Sunday, November 1, 2020

The Longest, Strangest Year: The Foot Saga, Etc.

Who knew what a truly strange year 2020 would turn out to be? 

Besides nasty politics and an even scarier, nastier pandemic. this has been darkly memorable for me.

It began for me in mid-January when a new patient came for a session so ill she had to lie down on the couch, coughing and moaning through her session. Though I urged her to go home, stay in bed and take care of herself, she insisted on staying for the full session. I cringed inwardly but reassured myself that I hadn't been ill for years and had had a high intensity flu shot.

A few days later, I woke up with a scratchy throat, a severe cough and a high fever. I had an ear infection and bright red eyes from a concurrent eye infection. I went to the local hospital ER, tested negative for both strains of flu and also for strep, got a prescription for the ear infection. There was no testing for Covid-19 then, which still seemed a world away. So I came home and crawled under the covers, leaving it to Bob to entertain our weekend guests: his former Little Brother Ryan Grady and his husband Michael Collum who had come for the long Martin Luther King weekend.

I was awakened from a feverish sleep (103 degree fever) that night by Bob's screams from the bathroom. He was coming out of a grand mal epileptic seizure. I jumped out of bed, raced to his side and promptly fainted. When I fell, my left foot twisted behind me at an angle and then I fell on it, shattering all the bones in my mid and fore foot.

Michael stayed to watch over Bob, who simply needed rest, and Ryan took me to the Emergency Room where the doctor said my foot might be fractured and put an orthopedic boot on it. After visits to my primary physician, a podiatrist and a surgeon, the news got progressively worse: I had a severe crush injury, a lis franc fracture to my foot that would require surgical reconstruction with metal plates and clamps. The recovery period would be at least a year. And the surgery itself was delayed for four weeks because of my severe cough (which would have precluded me from having a general anesthetic). The surgery finally took place on February 18 with an extremely painful, extended period of immobility, two different casts and a variety of orthopedic boots, and eight months wheelchair bound.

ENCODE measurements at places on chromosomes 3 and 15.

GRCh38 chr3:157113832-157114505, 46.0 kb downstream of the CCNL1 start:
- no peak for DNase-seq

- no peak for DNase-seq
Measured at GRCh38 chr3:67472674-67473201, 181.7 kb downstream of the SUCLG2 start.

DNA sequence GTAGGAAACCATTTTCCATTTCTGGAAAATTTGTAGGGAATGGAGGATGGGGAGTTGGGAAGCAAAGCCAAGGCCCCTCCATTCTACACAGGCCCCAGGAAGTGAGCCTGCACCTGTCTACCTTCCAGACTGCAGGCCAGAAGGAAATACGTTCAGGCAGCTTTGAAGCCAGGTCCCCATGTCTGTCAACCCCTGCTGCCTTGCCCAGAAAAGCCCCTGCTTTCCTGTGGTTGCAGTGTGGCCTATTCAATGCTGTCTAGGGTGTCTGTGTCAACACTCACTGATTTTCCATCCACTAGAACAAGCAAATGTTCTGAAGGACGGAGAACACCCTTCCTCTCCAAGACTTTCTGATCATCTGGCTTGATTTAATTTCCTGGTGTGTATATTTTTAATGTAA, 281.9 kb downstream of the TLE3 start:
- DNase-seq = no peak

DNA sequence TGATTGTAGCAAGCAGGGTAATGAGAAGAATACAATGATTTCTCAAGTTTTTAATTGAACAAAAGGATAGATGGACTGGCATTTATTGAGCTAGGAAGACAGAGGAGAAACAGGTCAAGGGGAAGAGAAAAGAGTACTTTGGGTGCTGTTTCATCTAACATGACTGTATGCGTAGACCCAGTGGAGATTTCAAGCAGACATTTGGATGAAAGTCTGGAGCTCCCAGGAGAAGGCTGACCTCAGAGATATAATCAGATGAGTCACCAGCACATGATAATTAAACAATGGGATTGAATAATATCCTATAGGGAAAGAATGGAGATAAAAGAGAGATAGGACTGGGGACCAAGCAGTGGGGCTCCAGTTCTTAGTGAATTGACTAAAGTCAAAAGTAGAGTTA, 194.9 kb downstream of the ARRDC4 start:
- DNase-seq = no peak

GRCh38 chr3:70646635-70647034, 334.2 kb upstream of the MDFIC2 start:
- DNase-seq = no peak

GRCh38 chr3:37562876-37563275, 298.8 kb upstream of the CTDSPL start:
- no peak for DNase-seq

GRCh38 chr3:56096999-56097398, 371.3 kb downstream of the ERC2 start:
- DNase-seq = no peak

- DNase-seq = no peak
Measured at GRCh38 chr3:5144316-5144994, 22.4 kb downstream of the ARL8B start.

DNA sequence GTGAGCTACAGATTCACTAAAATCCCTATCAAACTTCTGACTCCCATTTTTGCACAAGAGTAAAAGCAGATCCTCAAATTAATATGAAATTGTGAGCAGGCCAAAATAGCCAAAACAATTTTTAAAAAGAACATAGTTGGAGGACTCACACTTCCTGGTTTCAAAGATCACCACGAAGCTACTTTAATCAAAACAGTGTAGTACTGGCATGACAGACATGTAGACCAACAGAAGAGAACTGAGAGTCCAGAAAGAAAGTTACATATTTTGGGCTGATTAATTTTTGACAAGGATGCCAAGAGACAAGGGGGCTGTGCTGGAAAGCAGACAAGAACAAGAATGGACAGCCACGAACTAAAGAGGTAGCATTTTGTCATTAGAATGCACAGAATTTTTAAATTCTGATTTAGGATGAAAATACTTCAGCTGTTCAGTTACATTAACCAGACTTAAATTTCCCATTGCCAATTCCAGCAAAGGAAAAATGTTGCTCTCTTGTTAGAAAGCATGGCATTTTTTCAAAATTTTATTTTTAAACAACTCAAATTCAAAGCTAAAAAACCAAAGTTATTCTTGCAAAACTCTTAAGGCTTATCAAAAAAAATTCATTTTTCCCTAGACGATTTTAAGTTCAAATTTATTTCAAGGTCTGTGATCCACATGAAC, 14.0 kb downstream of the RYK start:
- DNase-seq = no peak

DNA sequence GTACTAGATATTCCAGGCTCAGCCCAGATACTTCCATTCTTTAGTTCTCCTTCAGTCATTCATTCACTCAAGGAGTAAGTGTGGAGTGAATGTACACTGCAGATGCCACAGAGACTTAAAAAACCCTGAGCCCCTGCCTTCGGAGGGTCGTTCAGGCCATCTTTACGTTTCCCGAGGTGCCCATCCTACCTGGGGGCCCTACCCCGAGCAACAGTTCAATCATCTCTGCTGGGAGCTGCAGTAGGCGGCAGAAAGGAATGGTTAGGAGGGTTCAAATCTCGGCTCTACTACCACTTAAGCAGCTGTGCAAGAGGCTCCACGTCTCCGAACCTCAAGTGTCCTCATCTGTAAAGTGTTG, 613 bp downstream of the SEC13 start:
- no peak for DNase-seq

Back from the ER with Ryan and Michael
January 19, 2020

                                               One Week Post- Injury: January 27, 2020


                                                        Going to Surgery: February 18, 2020


                                              Recovering attended by felines: February 22, 2020


                                                     With Georgie's painting: March 1, 2020


                                                        Empathy from Ollie: March 23, 2020


                                                       Out of cast: April 27, 2020


                                                        The Boot: May 4, 2020


                                                        First stand: September 16, 2020


                                                      Bike ride on a windy November 1, 2020                                                     


Then the small miracles began: being able to use the bathroom by myself, being able to take a sit-down shower without assistance, being able to stand briefly, taking my first tentative steps in late September. Taking my  first bike  ride in late October.                                                   

Now I'm walking: sometimes with a cane and more often very carefully on my own. I can wear regular shoes for at least some of the day and am beginning to exercise again -- very carefully -- riding our three-wheeled bicycle two miles a day. The doctor says I will continue to improve over the next year -- perhaps able to take long walks sometime next year, able to walk barefoot long enough to get in the community pool for some lap swimming in a few months. Every step along the way feels wonderful and miraculous.